Psoriasis is a common skin condition which occurs when the life cycle of skin cells is sped up. Because the life cycle is so short, skin cells build up quickly on the surface of the skin causing red patches and scales that are itchy, and often painful. As a chronic disease, psoriasis can come and go, and treatment usually centers around preventing skin cells from growing so quickly. While there is no cure for the condition, there are a number of ways that it can be managed.
The Symptoms of Psoriasis
The symptoms of psoriasis vary from person to person. However, some of the most common include:
- Red patches of skin covered with scales
- Small, scaly spots (common in children)
- Stiff and swollen joints
- Ridged, pitted or thickened nails
- Cracked, dry skin that may bleed on contact.
The red patches of skin can vary in severity. In some adults, they may be similar to a few dandruff-like scales, however in others they can cover large areas of the skin. Psoriasis doesn’t tend to be a condition that is permanent. Instead, sufferers go through cycles where the condition can flare quite badly and then go into remission.
There are also a number of things that can trigger flare-ups. These include:
- Certain medications, such as lithium
- Vitamin D deficiency
- Heavy alcohol consumption
- Injuries to the skin, such as bug bites, cuts and scrapes, and severe sunburn
- Infections, such as strep throat
If you believe you have psoriasis, it’s a good idea to visit your doctor. Diagnosis is pretty straightforward and will be done in one of the following ways:
- Physical Exam – usually this is all that is needed to make a diagnosis.
- Skin Biopsy – this is performed if your doctor needs to rule out other disorders. It’s usually performed under anesthetic, but it not a common form of diagnosis.
Treatment Options for Psoriasis
While there is no way to fully cure psoriasis as of yet, there are a number of ways to manage the condition. These are described below:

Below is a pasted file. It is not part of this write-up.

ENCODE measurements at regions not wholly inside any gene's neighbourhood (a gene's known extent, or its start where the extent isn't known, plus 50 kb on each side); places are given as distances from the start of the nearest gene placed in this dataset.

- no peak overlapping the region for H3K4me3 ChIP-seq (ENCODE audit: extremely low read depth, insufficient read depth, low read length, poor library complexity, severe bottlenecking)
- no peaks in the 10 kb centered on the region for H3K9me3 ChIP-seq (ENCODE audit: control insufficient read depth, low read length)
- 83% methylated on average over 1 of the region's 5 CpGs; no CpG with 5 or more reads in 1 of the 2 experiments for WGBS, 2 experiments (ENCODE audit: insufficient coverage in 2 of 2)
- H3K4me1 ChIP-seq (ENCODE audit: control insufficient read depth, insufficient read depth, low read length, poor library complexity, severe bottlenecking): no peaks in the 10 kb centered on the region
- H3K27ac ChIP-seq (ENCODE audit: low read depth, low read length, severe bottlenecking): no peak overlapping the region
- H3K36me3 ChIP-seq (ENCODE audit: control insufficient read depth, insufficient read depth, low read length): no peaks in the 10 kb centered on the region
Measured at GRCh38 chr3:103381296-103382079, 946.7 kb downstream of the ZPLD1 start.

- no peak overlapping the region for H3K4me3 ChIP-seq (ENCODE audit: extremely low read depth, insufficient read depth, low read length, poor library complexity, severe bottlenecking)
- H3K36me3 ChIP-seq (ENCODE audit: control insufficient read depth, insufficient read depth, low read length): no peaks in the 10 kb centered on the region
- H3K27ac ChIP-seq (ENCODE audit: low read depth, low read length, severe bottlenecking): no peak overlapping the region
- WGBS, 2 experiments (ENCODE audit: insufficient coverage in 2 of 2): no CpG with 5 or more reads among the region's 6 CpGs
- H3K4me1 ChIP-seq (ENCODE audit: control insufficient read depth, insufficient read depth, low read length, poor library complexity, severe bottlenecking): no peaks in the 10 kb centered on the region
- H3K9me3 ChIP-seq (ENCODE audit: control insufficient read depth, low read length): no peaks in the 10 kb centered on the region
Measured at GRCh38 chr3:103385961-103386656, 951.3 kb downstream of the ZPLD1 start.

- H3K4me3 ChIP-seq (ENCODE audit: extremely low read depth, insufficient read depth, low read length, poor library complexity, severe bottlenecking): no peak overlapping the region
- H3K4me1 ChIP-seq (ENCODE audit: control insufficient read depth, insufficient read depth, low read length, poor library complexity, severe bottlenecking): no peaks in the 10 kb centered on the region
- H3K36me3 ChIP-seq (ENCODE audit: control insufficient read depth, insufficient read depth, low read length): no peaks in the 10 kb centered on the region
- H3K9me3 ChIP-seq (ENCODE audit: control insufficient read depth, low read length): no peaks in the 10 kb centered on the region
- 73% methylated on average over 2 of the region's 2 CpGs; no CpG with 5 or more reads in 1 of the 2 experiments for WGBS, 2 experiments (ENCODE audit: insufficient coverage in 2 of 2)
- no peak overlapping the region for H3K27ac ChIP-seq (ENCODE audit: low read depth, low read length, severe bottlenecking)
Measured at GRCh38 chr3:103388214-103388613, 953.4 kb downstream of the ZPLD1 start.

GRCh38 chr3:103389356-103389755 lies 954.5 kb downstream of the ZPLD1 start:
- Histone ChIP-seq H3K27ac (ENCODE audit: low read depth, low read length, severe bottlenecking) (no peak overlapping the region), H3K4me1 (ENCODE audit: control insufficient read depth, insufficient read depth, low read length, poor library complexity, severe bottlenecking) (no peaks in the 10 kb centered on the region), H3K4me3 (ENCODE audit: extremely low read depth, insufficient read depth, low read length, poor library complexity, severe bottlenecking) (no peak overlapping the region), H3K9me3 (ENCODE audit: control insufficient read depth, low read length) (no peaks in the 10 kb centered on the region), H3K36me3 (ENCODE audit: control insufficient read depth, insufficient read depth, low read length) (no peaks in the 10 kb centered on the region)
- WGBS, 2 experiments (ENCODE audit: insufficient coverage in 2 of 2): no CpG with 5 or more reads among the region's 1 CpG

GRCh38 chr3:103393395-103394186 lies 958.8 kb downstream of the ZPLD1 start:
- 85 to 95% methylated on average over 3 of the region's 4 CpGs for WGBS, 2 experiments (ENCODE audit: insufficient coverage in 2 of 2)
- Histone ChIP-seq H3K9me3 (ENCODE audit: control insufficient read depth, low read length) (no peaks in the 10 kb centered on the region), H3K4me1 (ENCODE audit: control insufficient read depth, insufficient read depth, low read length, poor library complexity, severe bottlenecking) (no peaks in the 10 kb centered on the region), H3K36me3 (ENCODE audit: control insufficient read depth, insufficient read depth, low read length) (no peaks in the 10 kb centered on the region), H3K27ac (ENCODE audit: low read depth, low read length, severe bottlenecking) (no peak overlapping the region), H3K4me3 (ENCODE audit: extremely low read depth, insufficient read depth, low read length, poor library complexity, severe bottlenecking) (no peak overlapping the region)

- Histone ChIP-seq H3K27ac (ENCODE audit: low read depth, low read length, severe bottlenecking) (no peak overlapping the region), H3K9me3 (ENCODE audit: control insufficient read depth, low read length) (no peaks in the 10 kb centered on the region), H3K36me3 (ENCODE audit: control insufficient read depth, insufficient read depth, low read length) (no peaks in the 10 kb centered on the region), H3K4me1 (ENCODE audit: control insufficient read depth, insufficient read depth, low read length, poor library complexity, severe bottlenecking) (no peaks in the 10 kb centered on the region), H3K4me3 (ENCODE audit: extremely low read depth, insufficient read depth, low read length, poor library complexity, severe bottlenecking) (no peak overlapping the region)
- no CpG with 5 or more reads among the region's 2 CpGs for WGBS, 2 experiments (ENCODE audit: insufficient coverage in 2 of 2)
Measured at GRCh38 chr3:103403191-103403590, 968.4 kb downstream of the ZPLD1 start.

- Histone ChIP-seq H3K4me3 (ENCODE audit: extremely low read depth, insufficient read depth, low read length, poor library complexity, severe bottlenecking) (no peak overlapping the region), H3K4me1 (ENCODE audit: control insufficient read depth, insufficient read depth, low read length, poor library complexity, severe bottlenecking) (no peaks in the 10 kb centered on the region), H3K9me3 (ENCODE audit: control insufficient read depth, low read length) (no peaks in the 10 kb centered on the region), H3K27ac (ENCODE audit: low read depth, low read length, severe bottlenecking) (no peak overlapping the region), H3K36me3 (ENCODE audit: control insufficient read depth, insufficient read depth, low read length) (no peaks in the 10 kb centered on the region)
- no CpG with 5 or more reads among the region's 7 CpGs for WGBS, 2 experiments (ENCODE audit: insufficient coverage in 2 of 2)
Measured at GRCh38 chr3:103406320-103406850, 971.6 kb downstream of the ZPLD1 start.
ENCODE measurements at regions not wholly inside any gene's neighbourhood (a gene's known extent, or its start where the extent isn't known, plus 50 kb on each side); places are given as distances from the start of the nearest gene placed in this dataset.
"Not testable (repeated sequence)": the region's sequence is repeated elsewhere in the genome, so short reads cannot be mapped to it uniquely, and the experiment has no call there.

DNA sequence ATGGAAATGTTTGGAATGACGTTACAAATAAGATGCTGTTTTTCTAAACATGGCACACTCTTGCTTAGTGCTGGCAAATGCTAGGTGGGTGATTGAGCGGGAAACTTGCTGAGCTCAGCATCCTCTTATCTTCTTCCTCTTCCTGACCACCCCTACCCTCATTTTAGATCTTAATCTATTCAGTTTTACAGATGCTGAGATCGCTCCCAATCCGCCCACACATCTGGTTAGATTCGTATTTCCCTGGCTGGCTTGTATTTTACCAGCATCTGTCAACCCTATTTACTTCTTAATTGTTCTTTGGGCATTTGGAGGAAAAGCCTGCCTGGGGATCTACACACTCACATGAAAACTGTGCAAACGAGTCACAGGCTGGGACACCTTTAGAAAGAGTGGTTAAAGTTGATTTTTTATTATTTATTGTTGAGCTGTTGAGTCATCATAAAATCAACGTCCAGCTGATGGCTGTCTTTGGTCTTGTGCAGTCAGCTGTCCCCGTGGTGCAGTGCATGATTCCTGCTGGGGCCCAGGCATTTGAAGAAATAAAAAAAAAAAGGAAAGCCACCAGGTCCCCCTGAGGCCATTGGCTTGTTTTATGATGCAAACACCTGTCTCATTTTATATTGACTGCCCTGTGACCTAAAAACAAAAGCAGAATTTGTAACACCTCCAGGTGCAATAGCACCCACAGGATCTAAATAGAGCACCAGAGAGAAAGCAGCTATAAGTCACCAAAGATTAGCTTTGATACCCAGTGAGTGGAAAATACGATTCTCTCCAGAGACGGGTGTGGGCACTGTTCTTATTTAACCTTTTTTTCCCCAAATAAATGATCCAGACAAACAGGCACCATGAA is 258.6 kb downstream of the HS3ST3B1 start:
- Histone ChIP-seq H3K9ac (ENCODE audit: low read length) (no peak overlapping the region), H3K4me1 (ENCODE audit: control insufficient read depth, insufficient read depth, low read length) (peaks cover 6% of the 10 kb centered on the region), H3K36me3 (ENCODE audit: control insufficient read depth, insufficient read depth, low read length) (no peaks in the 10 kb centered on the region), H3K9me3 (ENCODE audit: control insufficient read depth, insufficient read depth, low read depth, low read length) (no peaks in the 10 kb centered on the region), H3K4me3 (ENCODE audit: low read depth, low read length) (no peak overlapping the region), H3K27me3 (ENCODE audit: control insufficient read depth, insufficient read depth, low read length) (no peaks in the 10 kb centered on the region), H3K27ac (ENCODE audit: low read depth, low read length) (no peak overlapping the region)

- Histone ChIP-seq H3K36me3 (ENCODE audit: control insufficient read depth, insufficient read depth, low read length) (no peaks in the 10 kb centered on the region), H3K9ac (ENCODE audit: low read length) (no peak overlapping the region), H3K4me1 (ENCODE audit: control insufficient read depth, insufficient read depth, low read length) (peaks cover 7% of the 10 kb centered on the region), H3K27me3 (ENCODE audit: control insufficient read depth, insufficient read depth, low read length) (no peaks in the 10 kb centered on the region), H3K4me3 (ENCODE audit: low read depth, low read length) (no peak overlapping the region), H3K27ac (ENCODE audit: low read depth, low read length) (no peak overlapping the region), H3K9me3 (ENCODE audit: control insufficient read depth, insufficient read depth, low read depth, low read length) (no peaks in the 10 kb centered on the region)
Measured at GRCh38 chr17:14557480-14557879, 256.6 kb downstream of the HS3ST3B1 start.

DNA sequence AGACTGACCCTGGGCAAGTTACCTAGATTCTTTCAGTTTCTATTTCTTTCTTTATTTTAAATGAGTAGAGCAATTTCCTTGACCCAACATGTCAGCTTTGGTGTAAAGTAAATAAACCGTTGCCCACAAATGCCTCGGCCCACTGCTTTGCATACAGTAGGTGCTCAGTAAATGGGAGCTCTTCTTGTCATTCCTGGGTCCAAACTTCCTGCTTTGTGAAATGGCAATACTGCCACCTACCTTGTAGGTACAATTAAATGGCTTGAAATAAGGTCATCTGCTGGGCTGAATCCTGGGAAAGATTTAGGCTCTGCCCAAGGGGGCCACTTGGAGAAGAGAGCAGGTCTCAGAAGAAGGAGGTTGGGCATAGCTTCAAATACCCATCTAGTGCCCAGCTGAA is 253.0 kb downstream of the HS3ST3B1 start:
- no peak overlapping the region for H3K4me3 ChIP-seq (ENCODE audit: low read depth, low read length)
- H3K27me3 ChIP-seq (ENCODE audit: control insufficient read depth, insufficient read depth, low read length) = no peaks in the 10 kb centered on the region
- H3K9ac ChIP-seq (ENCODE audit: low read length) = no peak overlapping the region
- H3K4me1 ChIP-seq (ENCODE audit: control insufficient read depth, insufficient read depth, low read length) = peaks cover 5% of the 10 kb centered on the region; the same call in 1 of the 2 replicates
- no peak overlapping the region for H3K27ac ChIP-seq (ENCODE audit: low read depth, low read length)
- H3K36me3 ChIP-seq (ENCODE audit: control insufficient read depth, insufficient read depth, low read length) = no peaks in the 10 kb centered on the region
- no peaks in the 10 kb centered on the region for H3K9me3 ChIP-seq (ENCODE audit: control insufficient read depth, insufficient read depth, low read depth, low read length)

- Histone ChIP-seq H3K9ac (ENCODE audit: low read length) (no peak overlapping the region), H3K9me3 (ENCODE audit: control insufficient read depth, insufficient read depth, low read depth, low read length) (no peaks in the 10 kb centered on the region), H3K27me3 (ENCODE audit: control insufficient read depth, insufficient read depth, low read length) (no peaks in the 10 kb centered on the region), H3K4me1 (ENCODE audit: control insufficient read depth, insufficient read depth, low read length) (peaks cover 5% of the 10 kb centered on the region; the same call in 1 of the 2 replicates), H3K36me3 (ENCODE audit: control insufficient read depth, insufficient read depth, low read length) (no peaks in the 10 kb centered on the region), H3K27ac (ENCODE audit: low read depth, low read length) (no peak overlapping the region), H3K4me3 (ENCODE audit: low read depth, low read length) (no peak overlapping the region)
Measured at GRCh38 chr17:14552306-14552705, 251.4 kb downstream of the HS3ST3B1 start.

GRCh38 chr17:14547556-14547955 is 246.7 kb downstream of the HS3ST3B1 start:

Moisturizing Creams and Shampoos
While psoriasis shampoo and creams won’t treat psoriasis, they can help to reduce the dryness, scaling and itchiness. There are a few different types of psoriasis shampoo, with medicated and coal tar being the most common. Apply as needed in place of your regular shampoo. Moisturizing creams should be applied daily after bathing.
Available on prescription and over-the-counter, salicylic acid reduces scaling and promotes the shedding of dead skin. Topical corticosteroids are sometimes prescribed alongside salicylic acid to improve its effectiveness.
Topical retinoids contain Vitamin A which helps decrease the inflammation some sufferers experience. They’re not recommended for women who are pregnant or breastfeeding, though, and they can lead to skin irritation in some people.
Many people with psoriasis find that light therapy helps them. Even just getting out in the sunlight is enough for some sufferers. In other cases, phototherapy can help. This involves shining an artificial UVB light on the patches of psoriasis. It can be administered two to three times a week and has been proven to help people with mild to moderate psoriasis.
If you have severe psoriasis that doesn’t respond to light therapy or topical solutions, your doctor may prescribe oral medications. There are several options here including oral retinoids, drugs that alter the immune system, and drugs which slow cell production. As a last resort, hydroxyurea and thioguanine may be prescribed.
If you have been suffering with psoriasis, book an appointment with your doctor. He or she will be able to diagnose your condition and help you to find relief from the symptoms.